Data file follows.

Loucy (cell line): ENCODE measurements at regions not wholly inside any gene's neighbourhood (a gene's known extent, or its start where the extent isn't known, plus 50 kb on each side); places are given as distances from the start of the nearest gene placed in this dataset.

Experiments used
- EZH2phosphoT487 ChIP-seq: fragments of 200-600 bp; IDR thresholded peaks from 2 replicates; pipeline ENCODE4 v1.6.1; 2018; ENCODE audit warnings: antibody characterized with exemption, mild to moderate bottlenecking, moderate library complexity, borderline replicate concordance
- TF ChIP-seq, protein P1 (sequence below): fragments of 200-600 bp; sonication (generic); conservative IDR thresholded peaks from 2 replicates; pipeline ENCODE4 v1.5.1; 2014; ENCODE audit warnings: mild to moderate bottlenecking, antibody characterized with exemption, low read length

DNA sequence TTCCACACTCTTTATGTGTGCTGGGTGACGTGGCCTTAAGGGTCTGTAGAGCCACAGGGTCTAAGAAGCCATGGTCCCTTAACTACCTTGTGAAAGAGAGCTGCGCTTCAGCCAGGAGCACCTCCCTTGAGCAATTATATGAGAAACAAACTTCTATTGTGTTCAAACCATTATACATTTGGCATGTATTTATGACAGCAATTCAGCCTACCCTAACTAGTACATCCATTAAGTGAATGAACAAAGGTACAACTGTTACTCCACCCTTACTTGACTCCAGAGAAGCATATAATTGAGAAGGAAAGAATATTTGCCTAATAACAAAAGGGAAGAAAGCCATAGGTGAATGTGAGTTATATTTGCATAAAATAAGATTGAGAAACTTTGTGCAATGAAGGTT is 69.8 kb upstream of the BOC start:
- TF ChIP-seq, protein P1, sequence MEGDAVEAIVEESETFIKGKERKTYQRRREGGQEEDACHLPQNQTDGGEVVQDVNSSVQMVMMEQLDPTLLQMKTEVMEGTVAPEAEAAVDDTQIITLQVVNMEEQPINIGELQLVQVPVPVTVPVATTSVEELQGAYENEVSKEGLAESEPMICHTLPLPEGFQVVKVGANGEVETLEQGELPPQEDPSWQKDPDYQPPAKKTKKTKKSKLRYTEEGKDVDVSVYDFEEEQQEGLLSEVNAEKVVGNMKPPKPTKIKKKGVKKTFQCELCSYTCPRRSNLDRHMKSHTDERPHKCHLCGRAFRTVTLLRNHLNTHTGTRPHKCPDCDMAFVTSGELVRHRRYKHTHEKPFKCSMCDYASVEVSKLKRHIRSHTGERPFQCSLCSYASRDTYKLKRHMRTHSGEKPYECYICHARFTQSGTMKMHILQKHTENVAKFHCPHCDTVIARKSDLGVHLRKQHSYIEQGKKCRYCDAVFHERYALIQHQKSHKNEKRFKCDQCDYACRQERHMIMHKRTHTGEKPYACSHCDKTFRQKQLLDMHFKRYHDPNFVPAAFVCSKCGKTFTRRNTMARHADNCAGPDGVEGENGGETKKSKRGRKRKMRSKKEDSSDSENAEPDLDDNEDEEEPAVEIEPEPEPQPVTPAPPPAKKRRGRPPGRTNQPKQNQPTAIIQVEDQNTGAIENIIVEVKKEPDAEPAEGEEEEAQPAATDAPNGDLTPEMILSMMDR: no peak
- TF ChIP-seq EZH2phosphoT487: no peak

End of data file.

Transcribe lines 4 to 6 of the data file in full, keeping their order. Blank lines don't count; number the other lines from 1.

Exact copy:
- TF ChIP-seq, protein P1 (sequence below): fragments of 200-600 bp; sonication (generic); conservative IDR thresholded peaks from 2 replicates; pipeline ENCODE4 v1.5.1; 2014; ENCODE audit warnings: mild to moderate bottlenecking, antibody characterized with exemption, low read length

DNA sequence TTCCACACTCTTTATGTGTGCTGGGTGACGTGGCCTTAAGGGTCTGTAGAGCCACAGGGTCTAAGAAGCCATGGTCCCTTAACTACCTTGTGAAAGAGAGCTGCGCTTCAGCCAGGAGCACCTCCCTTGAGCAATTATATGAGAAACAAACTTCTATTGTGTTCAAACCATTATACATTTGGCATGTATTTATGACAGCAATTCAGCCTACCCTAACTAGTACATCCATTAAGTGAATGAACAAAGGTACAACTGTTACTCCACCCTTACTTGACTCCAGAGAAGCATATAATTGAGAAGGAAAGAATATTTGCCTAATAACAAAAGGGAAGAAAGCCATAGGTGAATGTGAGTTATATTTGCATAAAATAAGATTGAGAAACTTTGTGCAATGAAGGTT is 69.8 kb upstream of the BOC start:
- TF ChIP-seq, protein P1, sequence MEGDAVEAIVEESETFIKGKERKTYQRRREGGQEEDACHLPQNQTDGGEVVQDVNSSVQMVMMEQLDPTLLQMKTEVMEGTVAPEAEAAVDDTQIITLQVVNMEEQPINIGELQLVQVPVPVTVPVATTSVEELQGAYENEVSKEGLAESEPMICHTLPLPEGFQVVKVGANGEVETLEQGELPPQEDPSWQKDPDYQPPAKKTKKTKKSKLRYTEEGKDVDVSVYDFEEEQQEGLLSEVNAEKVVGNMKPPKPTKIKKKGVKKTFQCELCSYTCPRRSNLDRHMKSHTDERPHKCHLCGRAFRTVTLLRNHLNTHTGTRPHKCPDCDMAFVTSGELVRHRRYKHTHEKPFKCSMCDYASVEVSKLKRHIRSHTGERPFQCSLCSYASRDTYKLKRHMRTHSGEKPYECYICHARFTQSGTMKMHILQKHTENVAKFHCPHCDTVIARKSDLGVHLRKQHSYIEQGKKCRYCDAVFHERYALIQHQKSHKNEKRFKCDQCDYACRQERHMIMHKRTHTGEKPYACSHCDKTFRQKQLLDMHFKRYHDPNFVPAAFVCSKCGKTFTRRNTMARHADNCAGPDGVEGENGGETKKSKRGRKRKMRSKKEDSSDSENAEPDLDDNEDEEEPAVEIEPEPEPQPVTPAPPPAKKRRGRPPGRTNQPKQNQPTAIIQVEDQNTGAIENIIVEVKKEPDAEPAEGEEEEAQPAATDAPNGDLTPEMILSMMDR: no peak